Disney's Oliver and Company 20th Anniversary Special Edition DVD

The new 20th Anniversary Edition DVD of Walt Disney's animated classic, Oliver And Company is here. I was fortunate enough to receive a free copy.

It features a number of bonuses, new digital mastering, and a cast of animated animal characters that will please both dog and cat lovers alike.

If anyone has a way of taking old stories and giving them a fresh face and a fun feel, it's the folks at Disney.

So, it's no surprise that this story of furry friends is based on a Charles Dickens (a cat lover himself, by the way) classic tale (or is it tail?). :)

Based on a modern version of Dickens' timeless classic Oliver Twist and featuring songs by Huey Lewis, Billy Joel, and Better Midler, this is a fun film (as expected).

Oliver is a spunky kitten who, try as he might to get noticed, fails to get adopted. Instead, he ends up a stray on the streets of New York. Befriended by a dog named Dodger (as in the Artful Dodger), Oliver begins to learn the hard way about how life on the streets can be.

Oliver and Company DVD Box Art

Dodger is the leader of a street-wise pack of dogs that are not only street-smart, they're, well, pickpockets!

While Fagin is Dodger's owner, at the top of this under the table food chain is the evil Sykes.

Oliver is schooled by the gang and put on the fast-track to life as a scammer, but before he knows it, he's rescued by a rich girl named Jenny.

Jenny takes Oliver home to live with her and her poodle, Georgette. But, Sykes has other plans and decides to kidnap Jenny and hold her for ransom. It's up to the kitten and his new dog pals to foil Sykes and bring Jenny to safety.

In the usual Disney style, the film is filled with colorful characters, such as:

  • Francis, the bulldog, voiced by Roscoe Lee Browne, insisting on being called "Fraaaancis" and not Frank or Frankie.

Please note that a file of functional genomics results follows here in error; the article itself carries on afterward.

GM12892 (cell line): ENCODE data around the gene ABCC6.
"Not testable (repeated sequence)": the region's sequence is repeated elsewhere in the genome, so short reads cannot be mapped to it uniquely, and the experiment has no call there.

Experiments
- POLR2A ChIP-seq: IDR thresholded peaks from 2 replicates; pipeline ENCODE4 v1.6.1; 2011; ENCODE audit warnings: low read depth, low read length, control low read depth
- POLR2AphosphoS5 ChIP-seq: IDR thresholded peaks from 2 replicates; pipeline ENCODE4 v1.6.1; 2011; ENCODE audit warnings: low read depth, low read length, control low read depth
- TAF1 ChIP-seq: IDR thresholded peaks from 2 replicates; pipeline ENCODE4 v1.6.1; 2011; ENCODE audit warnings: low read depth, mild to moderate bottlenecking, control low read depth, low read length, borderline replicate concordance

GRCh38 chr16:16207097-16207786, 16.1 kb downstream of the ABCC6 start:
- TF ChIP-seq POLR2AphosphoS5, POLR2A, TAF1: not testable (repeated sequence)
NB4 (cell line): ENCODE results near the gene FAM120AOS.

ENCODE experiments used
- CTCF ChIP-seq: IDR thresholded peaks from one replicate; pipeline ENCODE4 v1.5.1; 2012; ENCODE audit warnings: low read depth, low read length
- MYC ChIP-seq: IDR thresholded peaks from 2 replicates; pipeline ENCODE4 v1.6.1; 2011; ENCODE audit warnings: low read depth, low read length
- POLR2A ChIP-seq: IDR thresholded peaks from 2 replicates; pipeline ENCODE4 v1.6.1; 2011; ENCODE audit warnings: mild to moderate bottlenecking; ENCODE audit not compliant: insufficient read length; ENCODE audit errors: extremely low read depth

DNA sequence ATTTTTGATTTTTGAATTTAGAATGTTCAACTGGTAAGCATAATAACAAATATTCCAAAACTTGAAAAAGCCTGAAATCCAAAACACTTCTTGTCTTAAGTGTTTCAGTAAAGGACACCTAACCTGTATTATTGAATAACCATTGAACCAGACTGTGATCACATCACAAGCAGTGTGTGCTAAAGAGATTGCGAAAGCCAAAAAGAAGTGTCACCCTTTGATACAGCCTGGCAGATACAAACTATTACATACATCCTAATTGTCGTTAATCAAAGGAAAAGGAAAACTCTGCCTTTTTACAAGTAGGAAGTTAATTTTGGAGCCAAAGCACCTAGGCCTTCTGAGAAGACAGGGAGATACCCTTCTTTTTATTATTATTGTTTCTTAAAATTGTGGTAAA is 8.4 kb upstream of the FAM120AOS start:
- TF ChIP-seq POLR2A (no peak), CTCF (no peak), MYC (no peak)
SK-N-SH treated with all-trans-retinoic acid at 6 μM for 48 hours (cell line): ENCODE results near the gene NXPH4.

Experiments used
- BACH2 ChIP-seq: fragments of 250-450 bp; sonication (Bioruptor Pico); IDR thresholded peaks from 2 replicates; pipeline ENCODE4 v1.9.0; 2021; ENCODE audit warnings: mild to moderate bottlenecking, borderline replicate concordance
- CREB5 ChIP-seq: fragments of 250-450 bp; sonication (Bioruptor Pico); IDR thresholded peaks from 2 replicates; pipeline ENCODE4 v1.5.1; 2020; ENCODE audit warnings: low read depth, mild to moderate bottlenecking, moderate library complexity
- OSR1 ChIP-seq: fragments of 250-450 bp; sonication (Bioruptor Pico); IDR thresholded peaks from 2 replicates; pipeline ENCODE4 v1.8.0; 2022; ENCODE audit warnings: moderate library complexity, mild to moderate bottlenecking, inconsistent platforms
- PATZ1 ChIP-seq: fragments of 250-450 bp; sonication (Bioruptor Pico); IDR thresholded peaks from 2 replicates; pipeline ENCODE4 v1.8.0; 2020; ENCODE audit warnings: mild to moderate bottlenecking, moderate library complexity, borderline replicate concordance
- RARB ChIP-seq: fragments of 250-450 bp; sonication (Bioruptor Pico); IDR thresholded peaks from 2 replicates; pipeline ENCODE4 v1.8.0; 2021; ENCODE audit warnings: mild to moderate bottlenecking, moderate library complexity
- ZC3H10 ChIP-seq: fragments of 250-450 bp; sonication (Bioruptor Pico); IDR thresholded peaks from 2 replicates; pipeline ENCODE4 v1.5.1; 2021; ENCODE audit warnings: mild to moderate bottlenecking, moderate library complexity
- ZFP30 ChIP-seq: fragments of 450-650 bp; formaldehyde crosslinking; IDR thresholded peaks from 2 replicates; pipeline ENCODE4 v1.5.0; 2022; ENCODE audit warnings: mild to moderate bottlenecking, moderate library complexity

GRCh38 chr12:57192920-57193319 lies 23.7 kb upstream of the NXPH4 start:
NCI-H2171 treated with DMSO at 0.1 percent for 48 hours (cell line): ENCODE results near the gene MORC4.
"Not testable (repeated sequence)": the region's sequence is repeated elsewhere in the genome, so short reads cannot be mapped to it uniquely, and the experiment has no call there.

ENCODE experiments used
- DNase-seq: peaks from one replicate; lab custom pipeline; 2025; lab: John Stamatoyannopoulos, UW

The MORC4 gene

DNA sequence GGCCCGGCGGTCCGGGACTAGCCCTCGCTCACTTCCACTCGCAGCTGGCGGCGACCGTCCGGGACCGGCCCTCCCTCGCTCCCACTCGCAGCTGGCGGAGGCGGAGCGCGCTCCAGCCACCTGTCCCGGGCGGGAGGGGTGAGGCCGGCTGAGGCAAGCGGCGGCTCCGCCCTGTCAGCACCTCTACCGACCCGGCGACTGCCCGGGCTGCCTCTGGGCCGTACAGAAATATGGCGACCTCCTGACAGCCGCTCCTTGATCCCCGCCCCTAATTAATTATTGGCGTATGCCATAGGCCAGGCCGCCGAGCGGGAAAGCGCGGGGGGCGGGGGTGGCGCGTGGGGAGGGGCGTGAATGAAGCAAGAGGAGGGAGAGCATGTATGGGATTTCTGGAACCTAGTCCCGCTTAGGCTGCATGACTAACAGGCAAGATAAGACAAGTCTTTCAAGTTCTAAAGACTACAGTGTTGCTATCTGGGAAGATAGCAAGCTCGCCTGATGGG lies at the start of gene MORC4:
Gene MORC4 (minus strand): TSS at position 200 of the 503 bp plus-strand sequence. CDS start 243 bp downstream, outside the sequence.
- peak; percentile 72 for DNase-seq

• The over-the-top and very full of herself poodle, Georgette, voiced by Bette Midler.

Oliver and Company has the distinction of being a unique break through in box office success. Prior to this film's release, animated features were sort of second class citizens when compared to regular live action films. The success of this film paved the way for subsequent block buster successes like Aladdin and The Lion King.

OK, I admit it. I love animated films, especially those that include cats as the central or prominent character. There, I said it.

Now, with my bias in mind, I disagree with what some have said about this film not being up to Disney standards. I really enjoy watching this movie, and I think it has lovable and expressive characters. I feel myself drawn into the story, and I really don't see any of the flaws that some others have pointed out.

Oliver and Company has everything you've come to expect from Disney films, including an arch villain, bad guys who are really good guys at heart who sometimes do bad things, a kidnap caper, and over-the-top, life-like and cute animated characters you can get behind. What more could you ask for?

DVD Bonus Features

Interactive Game - Oliver's Big City Challenge - A nice little game for the kids which can be played right through the DVD remote. You have to help Oliver prove he has the street smarts to join Fagin's pack of dogs.

You can choose one of the dogs from Fagin's pack to help you complete each task. Choose the right dog to partner up with, complete the task, and you can move on to the next one.

Sing-along songs - Follow the bouncing ball on "Why Should I Worry" (sung by Billy Joel), and "Streets of Gold" (sung by Ruth Pointer).

Backstage Disney

This is probably my favorite part of the DVD, probably because I just like to see how things work and get the back story on things. Disney does some amazing stuff, most of which is not so obvious. The results, however, impact us and leave a lasting impression.

They actually photographed streets in New York with cameras 18 inches off the ground in order to get the perspective for the back drop. In order to give the artists inspiration for the characters, they paraded dogs through the studio.

Oliver and Company was the first animated feature to have a dedicated department for computer generated animation. Although it was a traditional hand drawn animated feature, many of the objects -- including cars, a piano, subway tunnels and trains, and the Booklyn bridge -- were created with computer animation.

Included in the Backstage Disney section are:

  • The Making of Oliver and Company
  • The History of Animals in Disney Films – A Disney animated featurette
  • The Original Theatrical Trailer from 1988
  • A TV Spot from 1989
  • The Rerelease Trailer from 1996
  • Return of a Classic – A look at the 1996 theatrical re-release of Oliver and Company
  • Fun Film Facts

2 Bonus Shorts

Lend a Paw - An Academy Award winning (1941 Short Subject - Cartoon) animated short wherein Pluto rescues a kitten.

Puss Café - Another animated short starring Pluto and friends.


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